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Google Play’s billing crackdown arrives soon, but Spotify has a special deal

Let's see, you landed on my "Google Ads" space, and with three houses... that will be $1,400.
Enlarge / Let’s see, you landed on my “Google Ads” space, and with three houses… that will be $1,400.

Ron Amadeo / Hasbro

Google is once again not putting its foot down on big developers who refuse to use its in-app billing system. The Play Store always required developers to use Google Play’s in-app billing system, but many big developers like Netflix and Spotify simply ignored the rule and did their own billing anyway. Google never punished these companies, but it did announce a deadline to switch to Google Play billing by September 2021—and then allowed extensions to March 31, 2022. This is the second time the deadline has gotten close to arriving, and we’re again seeing cracks in Google’s attempts to enforce its rules. The latest news is that Google is expanding third-party billing in the Play Store, at least for one huge streaming company.

Google’s latest blog post said the company is now launching a “pilot” program called “user choice billing.” Google said the program will “allow a small number of participating developers to offer an additional billing option next to Google Play’s billing system.” The only announced participating developer is Spotify, one of the two highest-profile companies to continuously ignore Google’s rules. Google said, “This pilot will help us to increase our understanding of whether and how user choice billing works for users in different countries and for developers of different sizes and categories.”

In South Korea, you can pick a payment processor from inside Google Play.
Enlarge / In South Korea, you can pick a payment processor from inside Google Play.


Google says the program is based on the work it was forced to do in South Korea, where a law that passed in 2021 requires app stores to allow third-party payments. In Korea, when you press the checkout button in Google Play, a card pops up asking you which payment processor you want to use. Previously, apps would kick users out to an external webpage (sometimes a webpage embedded right in the app, making for a seamless checkout experience), but now, you’ll be able to do this through Google Play.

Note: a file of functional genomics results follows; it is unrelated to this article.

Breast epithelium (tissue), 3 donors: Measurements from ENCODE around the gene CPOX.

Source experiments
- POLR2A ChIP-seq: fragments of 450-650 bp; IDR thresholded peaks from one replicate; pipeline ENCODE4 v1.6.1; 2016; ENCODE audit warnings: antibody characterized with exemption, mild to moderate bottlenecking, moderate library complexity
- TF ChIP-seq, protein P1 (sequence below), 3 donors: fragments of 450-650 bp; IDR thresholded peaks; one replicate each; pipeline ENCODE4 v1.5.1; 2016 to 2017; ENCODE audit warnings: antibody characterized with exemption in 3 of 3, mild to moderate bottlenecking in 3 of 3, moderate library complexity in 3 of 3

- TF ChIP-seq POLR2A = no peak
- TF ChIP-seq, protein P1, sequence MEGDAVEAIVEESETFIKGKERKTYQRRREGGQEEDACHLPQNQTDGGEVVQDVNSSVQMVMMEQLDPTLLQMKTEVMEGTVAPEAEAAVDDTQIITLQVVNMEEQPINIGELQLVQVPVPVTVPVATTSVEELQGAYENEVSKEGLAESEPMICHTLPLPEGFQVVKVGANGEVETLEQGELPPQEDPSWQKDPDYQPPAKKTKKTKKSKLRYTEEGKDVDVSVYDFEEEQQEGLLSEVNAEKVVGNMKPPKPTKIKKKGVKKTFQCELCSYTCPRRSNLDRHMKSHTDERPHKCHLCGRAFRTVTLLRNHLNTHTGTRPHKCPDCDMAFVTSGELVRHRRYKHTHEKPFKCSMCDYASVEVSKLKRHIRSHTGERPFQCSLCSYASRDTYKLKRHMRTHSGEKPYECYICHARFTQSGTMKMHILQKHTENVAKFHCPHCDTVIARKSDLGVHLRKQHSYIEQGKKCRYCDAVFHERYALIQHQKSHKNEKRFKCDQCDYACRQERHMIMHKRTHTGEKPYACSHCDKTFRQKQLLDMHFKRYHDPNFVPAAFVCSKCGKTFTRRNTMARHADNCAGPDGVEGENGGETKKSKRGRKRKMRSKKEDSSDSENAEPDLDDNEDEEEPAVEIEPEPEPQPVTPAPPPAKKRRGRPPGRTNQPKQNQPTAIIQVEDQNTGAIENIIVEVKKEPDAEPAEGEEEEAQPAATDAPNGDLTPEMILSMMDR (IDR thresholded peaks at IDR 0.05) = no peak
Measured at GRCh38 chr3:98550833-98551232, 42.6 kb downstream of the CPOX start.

If you’re a developer, running your payments through a third-party provider won’t necessarily result in you keeping a higher share of your sales. In Korea, when you pick a third-party billing option in Google Play, you are still charged a fee by Google Play. The usual 15–30 percent fee is lowered by 4 percent, or about the cost of a credit card transaction fee. When Apple was forced to allow third-party billing, it also lowered the App Store fee by just 3 percent. Developers aren’t actually saving money here.

The goal of external billing was to avoid these fees, but in Google’s Korea example, developers will still lose the same amount of money; they’ll just spend it in different places. Google hasn’t said what kind of deal Spotify is getting, but Spotify seems happy about the partnership. “We’re excited to be partnering with Google to explore this approach to payment choice,” the company said. That’s not the sort of thing a company would say in response to its Play Store fees suddenly going from 0 percent to 26 percent. Perhaps Spotify’s payment deal also comes with custom (and very low) payment fees.

We have to wonder what will happen with Google Play’s other big billing delinquent, Netflix. Place your bets on what will happen next week when the March 31 deadline for Google Play billing supposedly kicks in. Will Netflix switch to Google Play Billing? Will Netflix refuse? And does Google have the guts to ban Netflix from the Play Store? Apps that don’t comply with the policy will at first be unable to ship app updates, and on June 1, they’ll be booted from the Play Store.

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